But I am a strong advocate of occasionally using a DJ as a chairman on a bench of three, so the wingers can learn from him, just as we do from sitting with Hizhonour at Crown Court appeals.

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  10. I see another downside - I don't think the DJs will like it. In the past, our bench had a great rapport with the DJs. The current batch seem to be detached, have no interest whatsoever in their colleagues (ie us though I suspect the do not see us as colleagues) and not a one of them can even be bothered to attend Bench Meetings any more.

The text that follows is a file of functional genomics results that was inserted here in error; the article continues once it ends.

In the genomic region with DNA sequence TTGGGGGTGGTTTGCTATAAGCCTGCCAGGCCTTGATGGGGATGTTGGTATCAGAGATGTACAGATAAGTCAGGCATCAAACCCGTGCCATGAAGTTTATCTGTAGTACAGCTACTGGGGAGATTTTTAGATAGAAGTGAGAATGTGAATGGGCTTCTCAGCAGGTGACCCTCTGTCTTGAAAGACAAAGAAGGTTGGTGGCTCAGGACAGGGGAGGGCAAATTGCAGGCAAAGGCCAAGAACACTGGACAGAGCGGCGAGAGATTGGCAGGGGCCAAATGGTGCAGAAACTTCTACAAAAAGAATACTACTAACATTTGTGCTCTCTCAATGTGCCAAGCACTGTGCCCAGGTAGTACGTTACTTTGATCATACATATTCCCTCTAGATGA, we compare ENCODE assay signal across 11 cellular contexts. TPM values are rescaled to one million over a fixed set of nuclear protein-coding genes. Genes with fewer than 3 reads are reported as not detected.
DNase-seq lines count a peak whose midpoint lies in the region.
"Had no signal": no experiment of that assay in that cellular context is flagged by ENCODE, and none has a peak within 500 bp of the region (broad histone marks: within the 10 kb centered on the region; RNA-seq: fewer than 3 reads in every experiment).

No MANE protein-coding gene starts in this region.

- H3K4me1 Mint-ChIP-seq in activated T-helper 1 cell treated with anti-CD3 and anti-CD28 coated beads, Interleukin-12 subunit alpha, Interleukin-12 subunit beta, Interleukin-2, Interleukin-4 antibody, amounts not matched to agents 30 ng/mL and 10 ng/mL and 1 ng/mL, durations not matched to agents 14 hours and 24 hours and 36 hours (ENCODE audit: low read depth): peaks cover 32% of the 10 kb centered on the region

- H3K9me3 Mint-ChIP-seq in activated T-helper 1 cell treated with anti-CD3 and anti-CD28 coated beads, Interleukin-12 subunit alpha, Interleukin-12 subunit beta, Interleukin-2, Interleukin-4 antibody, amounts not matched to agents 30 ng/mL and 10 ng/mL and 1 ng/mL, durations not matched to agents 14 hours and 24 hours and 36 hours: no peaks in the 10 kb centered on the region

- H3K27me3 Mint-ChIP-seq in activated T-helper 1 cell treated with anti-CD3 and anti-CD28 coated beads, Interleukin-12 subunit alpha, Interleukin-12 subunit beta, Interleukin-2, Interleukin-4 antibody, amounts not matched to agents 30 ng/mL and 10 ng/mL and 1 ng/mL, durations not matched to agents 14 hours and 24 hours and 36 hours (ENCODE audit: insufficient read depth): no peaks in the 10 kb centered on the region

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  11. No, they don't see us as colleagues. The Chief DJ(MC) not so long ago, in public, recalled his early days as a defence representative in front of a bench of well meaning,but not very competent do-gooders, with the lady justices wearing gloves in court. Clearly his recollection of many many years ago yet it still coloured his views and I suspect that of many of his (then stipe) colleagues. I wonder if the current crop of DJs feel very differently.Yet among my colleagues have been professionals in the fields of mental health, domestic violence, the emergency services, road traffic, drug treatment, police monitoring, forensic science, retail management, surgery; all relevant to some of the cases we deal with. So we can have a bench with such expertise, local knowledge and varying degrees of bias , properly advised by a legal expert, who are not dependant upon the State or the Senior Judiciary for their salaries or their advancement. But hey ho.